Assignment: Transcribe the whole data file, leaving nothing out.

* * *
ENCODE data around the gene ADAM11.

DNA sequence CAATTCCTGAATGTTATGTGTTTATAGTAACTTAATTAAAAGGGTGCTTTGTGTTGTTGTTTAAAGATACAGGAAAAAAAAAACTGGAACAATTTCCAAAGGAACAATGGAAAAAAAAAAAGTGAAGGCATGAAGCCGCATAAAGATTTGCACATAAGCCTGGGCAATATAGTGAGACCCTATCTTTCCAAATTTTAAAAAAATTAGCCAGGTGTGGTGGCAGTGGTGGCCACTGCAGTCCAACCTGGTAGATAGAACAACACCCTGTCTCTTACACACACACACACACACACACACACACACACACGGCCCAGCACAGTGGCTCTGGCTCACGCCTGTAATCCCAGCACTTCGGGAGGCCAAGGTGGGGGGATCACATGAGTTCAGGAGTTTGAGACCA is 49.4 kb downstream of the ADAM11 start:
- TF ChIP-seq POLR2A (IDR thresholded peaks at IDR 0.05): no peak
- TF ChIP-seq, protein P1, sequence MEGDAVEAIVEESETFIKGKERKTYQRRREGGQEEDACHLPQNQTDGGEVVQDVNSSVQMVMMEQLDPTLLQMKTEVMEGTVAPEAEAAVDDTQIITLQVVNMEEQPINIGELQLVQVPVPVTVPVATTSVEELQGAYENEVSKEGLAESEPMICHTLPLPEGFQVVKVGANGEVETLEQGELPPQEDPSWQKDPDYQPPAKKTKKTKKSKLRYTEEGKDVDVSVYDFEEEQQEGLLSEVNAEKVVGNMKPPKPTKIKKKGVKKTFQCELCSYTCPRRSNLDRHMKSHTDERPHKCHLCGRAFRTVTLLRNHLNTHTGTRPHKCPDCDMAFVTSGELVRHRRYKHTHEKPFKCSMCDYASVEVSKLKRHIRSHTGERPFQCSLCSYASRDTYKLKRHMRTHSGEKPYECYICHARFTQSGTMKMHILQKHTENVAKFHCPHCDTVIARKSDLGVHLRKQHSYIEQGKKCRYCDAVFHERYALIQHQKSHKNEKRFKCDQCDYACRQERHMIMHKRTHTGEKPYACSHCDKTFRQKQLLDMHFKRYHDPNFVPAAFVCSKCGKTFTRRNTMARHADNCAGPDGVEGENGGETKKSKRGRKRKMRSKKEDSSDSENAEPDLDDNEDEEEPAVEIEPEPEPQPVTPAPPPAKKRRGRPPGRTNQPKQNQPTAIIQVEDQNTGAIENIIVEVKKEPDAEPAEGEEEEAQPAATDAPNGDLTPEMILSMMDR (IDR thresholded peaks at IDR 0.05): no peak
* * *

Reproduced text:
ENCODE data around the gene ADAM11.

DNA sequence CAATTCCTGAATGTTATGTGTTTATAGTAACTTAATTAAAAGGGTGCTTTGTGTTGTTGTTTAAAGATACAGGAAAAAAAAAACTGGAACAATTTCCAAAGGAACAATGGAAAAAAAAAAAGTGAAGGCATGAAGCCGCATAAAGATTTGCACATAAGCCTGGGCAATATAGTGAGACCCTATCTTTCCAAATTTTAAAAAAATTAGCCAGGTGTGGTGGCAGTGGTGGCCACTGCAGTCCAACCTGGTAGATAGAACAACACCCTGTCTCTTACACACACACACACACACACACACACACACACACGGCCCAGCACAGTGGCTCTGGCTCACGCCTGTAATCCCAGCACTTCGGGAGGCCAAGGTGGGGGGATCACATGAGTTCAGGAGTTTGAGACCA is 49.4 kb downstream of the ADAM11 start:
- TF ChIP-seq POLR2A (IDR thresholded peaks at IDR 0.05): no peak
- TF ChIP-seq, protein P1, sequence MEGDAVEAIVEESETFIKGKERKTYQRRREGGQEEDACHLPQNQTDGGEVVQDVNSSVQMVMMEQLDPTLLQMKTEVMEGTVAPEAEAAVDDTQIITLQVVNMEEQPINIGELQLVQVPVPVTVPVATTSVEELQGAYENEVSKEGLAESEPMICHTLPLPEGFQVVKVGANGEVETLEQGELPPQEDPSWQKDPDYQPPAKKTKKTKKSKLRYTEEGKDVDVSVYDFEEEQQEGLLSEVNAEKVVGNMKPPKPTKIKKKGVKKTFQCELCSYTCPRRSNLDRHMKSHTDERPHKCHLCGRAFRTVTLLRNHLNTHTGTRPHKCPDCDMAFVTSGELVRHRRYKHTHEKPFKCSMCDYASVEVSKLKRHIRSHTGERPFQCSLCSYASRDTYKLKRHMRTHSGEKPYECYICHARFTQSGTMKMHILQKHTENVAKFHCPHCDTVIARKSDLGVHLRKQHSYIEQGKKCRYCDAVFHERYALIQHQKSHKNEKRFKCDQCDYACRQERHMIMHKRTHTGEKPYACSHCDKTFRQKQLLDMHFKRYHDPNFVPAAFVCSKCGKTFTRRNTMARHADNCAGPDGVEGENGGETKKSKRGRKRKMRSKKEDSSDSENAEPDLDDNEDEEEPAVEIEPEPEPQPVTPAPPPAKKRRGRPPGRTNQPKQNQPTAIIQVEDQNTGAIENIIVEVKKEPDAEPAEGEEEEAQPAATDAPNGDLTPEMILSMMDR (IDR thresholded peaks at IDR 0.05): no peak